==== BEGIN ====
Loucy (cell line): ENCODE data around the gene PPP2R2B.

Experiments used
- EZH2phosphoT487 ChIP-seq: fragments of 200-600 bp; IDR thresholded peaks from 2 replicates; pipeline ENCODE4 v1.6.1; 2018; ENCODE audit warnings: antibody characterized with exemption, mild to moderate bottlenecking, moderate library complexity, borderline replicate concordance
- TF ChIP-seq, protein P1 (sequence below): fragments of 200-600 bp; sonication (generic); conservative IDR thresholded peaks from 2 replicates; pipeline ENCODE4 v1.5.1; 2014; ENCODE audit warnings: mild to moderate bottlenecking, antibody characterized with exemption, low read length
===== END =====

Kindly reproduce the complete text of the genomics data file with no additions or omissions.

Loucy (cell line): ENCODE data around the gene PPP2R2B.

Experiments used
- EZH2phosphoT487 ChIP-seq: fragments of 200-600 bp; IDR thresholded peaks from 2 replicates; pipeline ENCODE4 v1.6.1; 2018; ENCODE audit warnings: antibody characterized with exemption, mild to moderate bottlenecking, moderate library complexity, borderline replicate concordance
- TF ChIP-seq, protein P1 (sequence below): fragments of 200-600 bp; sonication (generic); conservative IDR thresholded peaks from 2 replicates; pipeline ENCODE4 v1.5.1; 2014; ENCODE audit warnings: mild to moderate bottlenecking, antibody characterized with exemption, low read length